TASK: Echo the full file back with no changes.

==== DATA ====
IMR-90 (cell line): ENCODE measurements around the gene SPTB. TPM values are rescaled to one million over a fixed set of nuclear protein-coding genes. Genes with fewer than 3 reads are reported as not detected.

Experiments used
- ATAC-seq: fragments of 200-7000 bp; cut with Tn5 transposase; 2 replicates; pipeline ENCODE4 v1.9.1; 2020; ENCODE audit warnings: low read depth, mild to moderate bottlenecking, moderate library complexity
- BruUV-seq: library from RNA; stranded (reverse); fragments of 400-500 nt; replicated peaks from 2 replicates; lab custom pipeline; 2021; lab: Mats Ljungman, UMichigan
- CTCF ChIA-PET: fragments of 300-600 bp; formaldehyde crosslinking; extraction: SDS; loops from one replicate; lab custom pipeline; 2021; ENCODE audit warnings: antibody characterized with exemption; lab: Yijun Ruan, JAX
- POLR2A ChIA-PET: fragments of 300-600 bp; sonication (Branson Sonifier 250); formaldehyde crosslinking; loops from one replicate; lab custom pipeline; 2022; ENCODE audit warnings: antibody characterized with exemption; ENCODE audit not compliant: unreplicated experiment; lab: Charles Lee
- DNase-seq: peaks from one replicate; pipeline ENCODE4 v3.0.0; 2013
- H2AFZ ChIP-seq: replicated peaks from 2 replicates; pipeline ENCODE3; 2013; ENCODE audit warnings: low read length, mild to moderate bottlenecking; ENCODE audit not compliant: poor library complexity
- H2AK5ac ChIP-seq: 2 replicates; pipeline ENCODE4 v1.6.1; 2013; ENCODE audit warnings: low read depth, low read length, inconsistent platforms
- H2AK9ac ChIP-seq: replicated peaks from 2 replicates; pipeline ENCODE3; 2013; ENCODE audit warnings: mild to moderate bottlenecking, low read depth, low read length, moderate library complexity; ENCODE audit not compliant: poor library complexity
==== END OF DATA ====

IMR-90 (cell line): ENCODE measurements around the gene SPTB. TPM values are rescaled to one million over a fixed set of nuclear protein-coding genes. Genes with fewer than 3 reads are reported as not detected.

Experiments used
- ATAC-seq: fragments of 200-7000 bp; cut with Tn5 transposase; 2 replicates; pipeline ENCODE4 v1.9.1; 2020; ENCODE audit warnings: low read depth, mild to moderate bottlenecking, moderate library complexity
- BruUV-seq: library from RNA; stranded (reverse); fragments of 400-500 nt; replicated peaks from 2 replicates; lab custom pipeline; 2021; lab: Mats Ljungman, UMichigan
- CTCF ChIA-PET: fragments of 300-600 bp; formaldehyde crosslinking; extraction: SDS; loops from one replicate; lab custom pipeline; 2021; ENCODE audit warnings: antibody characterized with exemption; lab: Yijun Ruan, JAX
- POLR2A ChIA-PET: fragments of 300-600 bp; sonication (Branson Sonifier 250); formaldehyde crosslinking; loops from one replicate; lab custom pipeline; 2022; ENCODE audit warnings: antibody characterized with exemption; ENCODE audit not compliant: unreplicated experiment; lab: Charles Lee
- DNase-seq: peaks from one replicate; pipeline ENCODE4 v3.0.0; 2013
- H2AFZ ChIP-seq: replicated peaks from 2 replicates; pipeline ENCODE3; 2013; ENCODE audit warnings: low read length, mild to moderate bottlenecking; ENCODE audit not compliant: poor library complexity
- H2AK5ac ChIP-seq: 2 replicates; pipeline ENCODE4 v1.6.1; 2013; ENCODE audit warnings: low read depth, low read length, inconsistent platforms
- H2AK9ac ChIP-seq: replicated peaks from 2 replicates; pipeline ENCODE3; 2013; ENCODE audit warnings: mild to moderate bottlenecking, low read depth, low read length, moderate library complexity; ENCODE audit not compliant: poor library complexity